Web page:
The brainchild of Belgian creative agency Skullmapping, Le Petit Chef is a unique virtual reality dining experience that shows the journey of “the world’s tiniest chef”, serving up food to match the footage. The concept is licensed to different companies across the world, who then present Le Petit Chef in restaurants.
In Australia, Interactive Dinner has the exclusive rights to Le Petit Chef, and right now, it’s being hosted at Cardigan Place Cellars in Melbourne. Veronica Fil from Mr Harry's Marketing Department working with the organisers to help host the dinner at Cardigan Place.
“We were huge fans of this before it ever came to Australia,” she says. "Cardigan Place Cellars is the perfect venue to host the event, we just opened at Albert Park and they take quite a fresh approach to food and wine for the area. We loved the idea of combining technology with food, and the whole concept was just so charming and sweet. We fell in love with the idea and just had to bring it here.”
Here’s how it works: the video tells the story of Le Petit Chef, who is travelling the world in search of seafood. Essentially the video introduces the dish, in much the same way as a waiter at a fine-dining establishment might, only far more technologically advanced. When your dish is presented and you’re eating, the video stops and you’re left to eat. The staff doesn’t have a lot to do with the diners, allowing the video to take full flight and immerse the diners in the experience.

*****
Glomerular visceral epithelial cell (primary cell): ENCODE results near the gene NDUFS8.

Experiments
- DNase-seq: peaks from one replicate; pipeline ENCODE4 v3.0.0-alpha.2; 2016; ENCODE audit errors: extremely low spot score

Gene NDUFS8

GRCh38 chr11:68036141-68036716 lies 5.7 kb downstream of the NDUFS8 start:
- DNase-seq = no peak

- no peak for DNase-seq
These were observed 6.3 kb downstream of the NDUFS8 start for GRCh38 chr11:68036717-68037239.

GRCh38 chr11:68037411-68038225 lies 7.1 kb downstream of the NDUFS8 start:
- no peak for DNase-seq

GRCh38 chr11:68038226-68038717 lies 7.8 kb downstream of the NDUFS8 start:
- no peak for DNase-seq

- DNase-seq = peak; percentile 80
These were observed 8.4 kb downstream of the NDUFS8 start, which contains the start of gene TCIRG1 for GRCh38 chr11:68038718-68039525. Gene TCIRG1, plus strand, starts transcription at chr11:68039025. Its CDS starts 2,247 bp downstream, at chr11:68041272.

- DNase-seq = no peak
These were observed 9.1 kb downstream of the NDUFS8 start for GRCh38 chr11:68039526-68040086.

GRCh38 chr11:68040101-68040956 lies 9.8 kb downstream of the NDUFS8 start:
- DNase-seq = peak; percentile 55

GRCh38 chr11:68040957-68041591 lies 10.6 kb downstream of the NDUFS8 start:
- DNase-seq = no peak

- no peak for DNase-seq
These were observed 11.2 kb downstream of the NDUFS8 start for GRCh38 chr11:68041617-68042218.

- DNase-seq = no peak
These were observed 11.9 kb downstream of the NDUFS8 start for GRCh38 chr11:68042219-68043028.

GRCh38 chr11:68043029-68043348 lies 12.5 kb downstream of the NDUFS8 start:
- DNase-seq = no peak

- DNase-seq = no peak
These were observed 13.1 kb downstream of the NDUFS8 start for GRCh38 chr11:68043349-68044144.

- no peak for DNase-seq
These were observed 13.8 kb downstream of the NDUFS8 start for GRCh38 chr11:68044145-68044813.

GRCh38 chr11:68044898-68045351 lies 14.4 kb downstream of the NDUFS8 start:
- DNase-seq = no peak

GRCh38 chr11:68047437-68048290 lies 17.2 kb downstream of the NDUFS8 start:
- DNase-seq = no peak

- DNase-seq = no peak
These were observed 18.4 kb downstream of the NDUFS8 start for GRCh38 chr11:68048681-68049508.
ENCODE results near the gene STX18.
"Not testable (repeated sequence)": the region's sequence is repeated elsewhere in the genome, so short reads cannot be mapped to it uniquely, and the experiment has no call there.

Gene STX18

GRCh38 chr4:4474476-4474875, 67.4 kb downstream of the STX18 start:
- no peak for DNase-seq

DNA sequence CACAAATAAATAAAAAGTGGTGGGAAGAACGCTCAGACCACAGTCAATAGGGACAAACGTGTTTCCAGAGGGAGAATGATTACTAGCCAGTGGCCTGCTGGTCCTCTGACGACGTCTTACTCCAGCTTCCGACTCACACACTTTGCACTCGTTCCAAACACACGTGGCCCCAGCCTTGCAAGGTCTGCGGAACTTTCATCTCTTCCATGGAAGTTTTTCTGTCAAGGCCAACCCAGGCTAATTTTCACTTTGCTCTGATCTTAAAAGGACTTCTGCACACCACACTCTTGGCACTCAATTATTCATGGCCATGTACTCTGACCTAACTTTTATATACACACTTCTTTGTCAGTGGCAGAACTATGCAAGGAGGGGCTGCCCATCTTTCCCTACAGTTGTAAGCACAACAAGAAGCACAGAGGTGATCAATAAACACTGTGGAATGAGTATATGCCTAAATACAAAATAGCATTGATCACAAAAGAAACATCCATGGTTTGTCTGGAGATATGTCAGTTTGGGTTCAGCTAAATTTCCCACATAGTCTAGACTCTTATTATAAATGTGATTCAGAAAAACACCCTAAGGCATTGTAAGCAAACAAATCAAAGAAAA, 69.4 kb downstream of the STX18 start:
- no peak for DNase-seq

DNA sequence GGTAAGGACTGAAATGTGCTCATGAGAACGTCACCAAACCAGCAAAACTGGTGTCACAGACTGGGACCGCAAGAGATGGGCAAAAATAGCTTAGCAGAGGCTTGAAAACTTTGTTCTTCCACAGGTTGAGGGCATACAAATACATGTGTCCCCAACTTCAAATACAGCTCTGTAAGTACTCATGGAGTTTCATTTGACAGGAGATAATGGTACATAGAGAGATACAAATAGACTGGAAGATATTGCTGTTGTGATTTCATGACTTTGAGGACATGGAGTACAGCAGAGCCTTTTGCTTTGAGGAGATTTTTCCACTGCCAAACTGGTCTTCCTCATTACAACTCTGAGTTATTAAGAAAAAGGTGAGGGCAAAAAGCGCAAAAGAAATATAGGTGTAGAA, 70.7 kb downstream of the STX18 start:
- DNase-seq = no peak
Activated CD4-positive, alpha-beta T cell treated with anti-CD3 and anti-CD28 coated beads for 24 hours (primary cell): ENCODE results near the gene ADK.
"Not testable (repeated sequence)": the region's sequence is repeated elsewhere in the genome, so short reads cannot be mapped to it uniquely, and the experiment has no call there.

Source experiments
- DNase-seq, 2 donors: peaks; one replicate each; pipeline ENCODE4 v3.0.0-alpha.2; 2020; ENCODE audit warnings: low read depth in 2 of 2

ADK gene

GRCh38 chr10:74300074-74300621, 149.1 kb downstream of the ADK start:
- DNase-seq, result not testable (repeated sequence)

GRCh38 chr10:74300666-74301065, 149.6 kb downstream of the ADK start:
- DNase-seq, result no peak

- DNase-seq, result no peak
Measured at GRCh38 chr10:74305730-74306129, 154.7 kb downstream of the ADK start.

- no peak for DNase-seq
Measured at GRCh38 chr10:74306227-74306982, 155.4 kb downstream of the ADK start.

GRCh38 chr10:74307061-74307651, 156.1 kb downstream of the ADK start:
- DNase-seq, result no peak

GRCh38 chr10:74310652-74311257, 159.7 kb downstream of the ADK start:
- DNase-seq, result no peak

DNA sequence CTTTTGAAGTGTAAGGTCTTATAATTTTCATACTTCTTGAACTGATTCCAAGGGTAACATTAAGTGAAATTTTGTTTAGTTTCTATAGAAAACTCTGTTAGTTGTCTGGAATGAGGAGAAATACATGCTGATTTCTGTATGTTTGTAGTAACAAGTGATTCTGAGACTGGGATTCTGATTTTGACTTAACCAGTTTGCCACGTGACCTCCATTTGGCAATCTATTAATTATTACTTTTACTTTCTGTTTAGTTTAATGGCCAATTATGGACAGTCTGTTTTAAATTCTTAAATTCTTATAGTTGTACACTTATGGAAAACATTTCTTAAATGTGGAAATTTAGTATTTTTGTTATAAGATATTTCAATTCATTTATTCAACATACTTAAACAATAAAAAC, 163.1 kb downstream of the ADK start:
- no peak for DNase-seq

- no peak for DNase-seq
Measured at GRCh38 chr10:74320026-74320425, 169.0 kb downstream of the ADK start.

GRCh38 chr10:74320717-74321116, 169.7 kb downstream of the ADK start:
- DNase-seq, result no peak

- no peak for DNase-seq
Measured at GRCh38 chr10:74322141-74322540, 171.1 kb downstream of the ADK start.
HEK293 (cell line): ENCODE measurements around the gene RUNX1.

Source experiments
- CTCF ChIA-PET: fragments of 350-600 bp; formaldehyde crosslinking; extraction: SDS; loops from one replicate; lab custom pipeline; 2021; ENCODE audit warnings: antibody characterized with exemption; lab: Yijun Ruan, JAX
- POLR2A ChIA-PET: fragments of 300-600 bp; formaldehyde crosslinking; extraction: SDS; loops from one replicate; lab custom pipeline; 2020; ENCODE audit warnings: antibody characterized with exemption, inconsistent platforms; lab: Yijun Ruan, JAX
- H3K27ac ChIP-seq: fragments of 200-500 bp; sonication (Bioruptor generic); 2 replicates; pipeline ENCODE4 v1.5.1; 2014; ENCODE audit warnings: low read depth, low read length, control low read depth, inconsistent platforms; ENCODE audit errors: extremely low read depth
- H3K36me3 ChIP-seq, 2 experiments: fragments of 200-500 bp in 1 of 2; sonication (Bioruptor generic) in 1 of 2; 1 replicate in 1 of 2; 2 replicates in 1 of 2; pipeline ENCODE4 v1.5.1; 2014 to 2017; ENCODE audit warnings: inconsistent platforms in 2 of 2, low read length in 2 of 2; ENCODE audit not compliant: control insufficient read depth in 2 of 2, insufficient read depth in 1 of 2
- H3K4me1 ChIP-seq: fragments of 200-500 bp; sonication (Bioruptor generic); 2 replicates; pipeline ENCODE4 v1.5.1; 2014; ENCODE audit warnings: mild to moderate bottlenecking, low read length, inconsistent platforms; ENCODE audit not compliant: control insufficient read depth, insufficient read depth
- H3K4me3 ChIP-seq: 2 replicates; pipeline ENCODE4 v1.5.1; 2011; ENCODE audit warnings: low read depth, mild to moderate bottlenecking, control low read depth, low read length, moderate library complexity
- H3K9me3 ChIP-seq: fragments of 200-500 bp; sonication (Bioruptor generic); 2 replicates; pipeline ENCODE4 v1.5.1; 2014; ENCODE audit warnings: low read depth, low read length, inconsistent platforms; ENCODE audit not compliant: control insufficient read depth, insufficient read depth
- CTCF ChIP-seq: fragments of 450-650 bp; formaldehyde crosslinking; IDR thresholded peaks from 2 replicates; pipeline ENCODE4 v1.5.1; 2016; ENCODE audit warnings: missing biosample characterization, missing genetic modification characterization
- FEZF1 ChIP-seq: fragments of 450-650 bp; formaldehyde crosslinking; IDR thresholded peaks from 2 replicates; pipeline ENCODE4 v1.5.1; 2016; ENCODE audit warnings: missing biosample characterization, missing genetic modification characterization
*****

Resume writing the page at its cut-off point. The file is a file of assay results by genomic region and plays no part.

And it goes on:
The interactive video experience is perilously tricky to set up: one plate, a millimetre out of place, can throw the entire video off-course, leaving the diner wondering what the hell is going on. “It’s a bit of a nightmare,” says Fil. “We spent about two months setting up the tables and lighting so it was absolutely perfect. Everything has to be in the exact right position, otherwise it just doesn’t work.” She likens it to video mapping on a building – if it’s out by just a centimetre, the whole thing looks wonky and off-centre. Only available for eight diners at a time, it’s a laborious, expensive undertaking for any restaurant – and one Fil hopes will succeed at Cardigan Place.
The interactive video experience is perilously tricky to set up: one plate, a millimetre out of place, can throw the entire video off-course, leaving the diner wondering what the hell is going on.
As for the food itself, at Cardigan Place, it’s made by ex-Lûmé chef Kirra Parsons and it follows the journey of Le Petit Chef. Dishes include glazed brisket with broccolini and kale, bouillabaisse and a dessert of caramelised milk ice-cream with whipped cream and berries. While each restaurant is permitted to present their own menu, it must loosely follow the story of the chef, so as to match the video experience. Fil agrees that for many diners, the food is likely secondary to the virtual reality, but says that the food at Cardigan Place is made with the same love, care and quality ingredients as the rest of the restaurant’s menu.
The diners so far have been a mixed bunch, says Fil. Many bring their children, who love the experience of watching the little chef move around the world. The restaurant has even created a “temperance pairing” for diners who’d like (or must, in the case of young diners) remain sober.
And lest you think the experience might just make people put away their devices to allow themselves to fully enjoy the video, Fil says the opposite is true. “Nope! Everyone gets their phone out. Everyone wants to get Le Petit Chef on screen!”